Georgia’s Senate runoff election electrified the nation and demonstrated to the world what organizers have always known to be true: Investing in communities across long-term cycles of engagement will yield electoral wins. And Georgia organizers have been sharing this playbook with anyone willing to listen over the past few years.
In the approximately eight weeks between the November general election and the January runoff election, both Democratic candidates for Senate won their races by more votes than Joe Biden beat Donald Trump. What happened in Georgia was not a fluke or luck. Turning out a record number of voters for a second time was possible due to the long-term organizing and investment in collective community-building across demographics.
“Once again, the nation is realizing what we have known all along,” said Nsé Ufot, CEO of the New Georgia Project and the New Georgia Project Action Fund, in an email statement provided to Truthout. “Georgia is a battleground state thanks to the relentless work done toward investing in and turning out voters of color. Senator-elect Raphael Warnock’s win is an extraordinary moment in Georgia’s and our country’s history.”
The lessons from Georgia have taken on new importance as the nation grapples with the aftermath of the attack on the Capitol in Washington, D.C., and other coordinated acts of aggression. On the same day as the D.C. attack, reports surfaced of a militia presence inside the Georgia Capitol, with the secretary of state being evacuated from the building as a precaution.
“But then you come around the next day and people are literally swarming the Capitol in the name of overturning an election and trying to take away the power of Black voters,” said Cliff Albright, co-founder of Black Voters Matter, in an interview with the Associated Press. “So, while it’s a victory that’s worth celebrating … it’s still in this wider context of what our larger struggles are and we’ve got a long way to go.”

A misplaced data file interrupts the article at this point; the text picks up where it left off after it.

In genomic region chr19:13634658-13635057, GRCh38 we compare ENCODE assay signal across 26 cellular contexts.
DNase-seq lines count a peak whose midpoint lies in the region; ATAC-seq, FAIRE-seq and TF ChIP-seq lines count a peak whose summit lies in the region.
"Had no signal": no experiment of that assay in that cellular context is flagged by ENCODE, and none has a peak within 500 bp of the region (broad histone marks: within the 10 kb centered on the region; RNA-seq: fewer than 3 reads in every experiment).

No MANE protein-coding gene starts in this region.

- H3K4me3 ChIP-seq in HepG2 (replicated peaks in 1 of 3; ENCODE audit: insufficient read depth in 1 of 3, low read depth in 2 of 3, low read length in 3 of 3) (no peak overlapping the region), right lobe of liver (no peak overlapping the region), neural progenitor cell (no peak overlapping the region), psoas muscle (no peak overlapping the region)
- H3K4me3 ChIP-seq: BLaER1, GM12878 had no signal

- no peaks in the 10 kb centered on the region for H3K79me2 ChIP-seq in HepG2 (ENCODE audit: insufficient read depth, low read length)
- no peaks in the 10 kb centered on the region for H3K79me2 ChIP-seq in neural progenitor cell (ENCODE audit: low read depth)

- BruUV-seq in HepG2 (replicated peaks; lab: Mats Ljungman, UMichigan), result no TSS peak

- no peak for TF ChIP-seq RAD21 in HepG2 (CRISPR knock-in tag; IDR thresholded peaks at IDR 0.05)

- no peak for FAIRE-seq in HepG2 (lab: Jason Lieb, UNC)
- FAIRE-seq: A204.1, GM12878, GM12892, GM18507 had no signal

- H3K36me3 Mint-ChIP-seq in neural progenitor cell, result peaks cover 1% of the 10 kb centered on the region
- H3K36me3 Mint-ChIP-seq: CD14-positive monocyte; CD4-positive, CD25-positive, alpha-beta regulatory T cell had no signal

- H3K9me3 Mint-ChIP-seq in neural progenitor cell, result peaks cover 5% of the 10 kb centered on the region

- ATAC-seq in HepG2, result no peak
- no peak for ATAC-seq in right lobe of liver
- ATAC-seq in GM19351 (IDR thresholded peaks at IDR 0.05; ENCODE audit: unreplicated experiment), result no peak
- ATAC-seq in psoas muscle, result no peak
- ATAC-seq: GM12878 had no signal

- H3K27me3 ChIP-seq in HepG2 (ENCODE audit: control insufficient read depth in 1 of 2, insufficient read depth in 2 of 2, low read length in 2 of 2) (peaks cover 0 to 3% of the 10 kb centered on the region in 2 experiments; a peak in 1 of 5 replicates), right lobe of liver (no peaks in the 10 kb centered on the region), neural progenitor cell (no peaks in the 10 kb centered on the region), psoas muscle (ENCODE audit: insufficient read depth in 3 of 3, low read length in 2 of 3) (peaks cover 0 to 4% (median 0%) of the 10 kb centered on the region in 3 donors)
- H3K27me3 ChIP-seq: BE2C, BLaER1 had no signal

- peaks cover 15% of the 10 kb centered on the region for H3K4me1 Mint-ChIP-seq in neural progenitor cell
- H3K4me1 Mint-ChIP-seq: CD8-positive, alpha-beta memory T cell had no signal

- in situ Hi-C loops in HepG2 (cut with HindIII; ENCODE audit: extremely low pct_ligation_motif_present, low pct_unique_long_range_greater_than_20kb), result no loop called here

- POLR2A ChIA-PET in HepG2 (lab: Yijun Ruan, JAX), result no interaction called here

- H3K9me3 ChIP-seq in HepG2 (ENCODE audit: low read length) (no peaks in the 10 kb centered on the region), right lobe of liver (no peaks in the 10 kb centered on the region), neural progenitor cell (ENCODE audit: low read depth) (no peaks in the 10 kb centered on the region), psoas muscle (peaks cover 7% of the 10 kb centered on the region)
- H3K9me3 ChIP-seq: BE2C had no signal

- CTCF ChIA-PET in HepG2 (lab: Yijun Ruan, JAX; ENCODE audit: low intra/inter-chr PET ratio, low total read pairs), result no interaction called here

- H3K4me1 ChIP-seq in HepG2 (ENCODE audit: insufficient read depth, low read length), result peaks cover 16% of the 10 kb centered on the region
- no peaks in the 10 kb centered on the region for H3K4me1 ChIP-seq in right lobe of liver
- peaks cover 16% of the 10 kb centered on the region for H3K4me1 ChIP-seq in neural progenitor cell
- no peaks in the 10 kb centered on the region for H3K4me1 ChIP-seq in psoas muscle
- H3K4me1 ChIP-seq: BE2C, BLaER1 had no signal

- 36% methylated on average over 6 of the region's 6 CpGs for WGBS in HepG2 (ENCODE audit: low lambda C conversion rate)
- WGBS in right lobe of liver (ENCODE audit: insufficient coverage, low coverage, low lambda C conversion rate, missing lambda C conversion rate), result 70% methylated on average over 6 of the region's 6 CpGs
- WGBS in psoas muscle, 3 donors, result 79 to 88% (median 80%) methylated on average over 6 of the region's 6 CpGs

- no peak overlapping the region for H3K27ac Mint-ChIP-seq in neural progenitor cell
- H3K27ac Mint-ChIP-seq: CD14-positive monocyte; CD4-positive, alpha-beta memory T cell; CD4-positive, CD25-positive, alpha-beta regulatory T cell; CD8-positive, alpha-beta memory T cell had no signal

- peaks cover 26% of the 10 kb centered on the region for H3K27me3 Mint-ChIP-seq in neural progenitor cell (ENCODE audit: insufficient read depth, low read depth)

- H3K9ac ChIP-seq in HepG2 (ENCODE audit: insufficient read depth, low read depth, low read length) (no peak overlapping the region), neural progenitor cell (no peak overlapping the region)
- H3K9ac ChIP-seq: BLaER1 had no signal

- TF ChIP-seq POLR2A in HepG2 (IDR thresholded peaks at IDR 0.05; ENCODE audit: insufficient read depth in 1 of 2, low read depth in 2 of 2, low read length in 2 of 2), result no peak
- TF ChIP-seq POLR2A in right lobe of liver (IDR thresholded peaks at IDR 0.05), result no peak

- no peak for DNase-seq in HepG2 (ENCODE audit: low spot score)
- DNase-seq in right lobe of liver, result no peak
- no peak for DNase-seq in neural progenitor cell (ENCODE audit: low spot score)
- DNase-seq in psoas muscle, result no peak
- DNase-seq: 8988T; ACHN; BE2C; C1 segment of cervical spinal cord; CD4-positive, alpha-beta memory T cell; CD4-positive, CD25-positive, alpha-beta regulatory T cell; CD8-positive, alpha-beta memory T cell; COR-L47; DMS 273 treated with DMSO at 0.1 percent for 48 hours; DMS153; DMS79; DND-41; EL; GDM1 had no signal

The broader struggle afoot in Georgia involves embracing a different approach to electoral politics that treats elections as opportunity points and not the end-all, be-all. More than flipping two U.S. Senate seats, the results from the Georgia runoff election reflect the self-determination and perseverance of communities working together while also combatting massive voter suppression and disinformation.
The Georgia win also shows the importance of coalition-building across voting blocs. Instead of treating groups of voters as competitors for resources and attention, Georgia groups recognized the important role each had to play in ultimate victory. Black voters and organizers have a deep history in the region, and forged partnerships with other organizers of color to amplify their collective impact.
Organizations like Mijente, Georgia Latino Alliance for Human Rights, PODER, the Latino Community Fund Georgia, Asian Americans Advancing Justice-Atlanta and Asian American Advocacy Fund interacted with communities in ways that were linguistically and culturally relevant. These organizations (and many more) worked to remove the barriers to ballot access built into the process. Civic engagement groups also understand that civic participation is not limited to those who are entitled to vote. Some of the most amazing organizers and volunteers have been people who are undocumented, under age or formerly incarcerated. Although individuals themselves might not be able to vote, they can play a valuable role in helping to turn out their friends, family and other members of the community.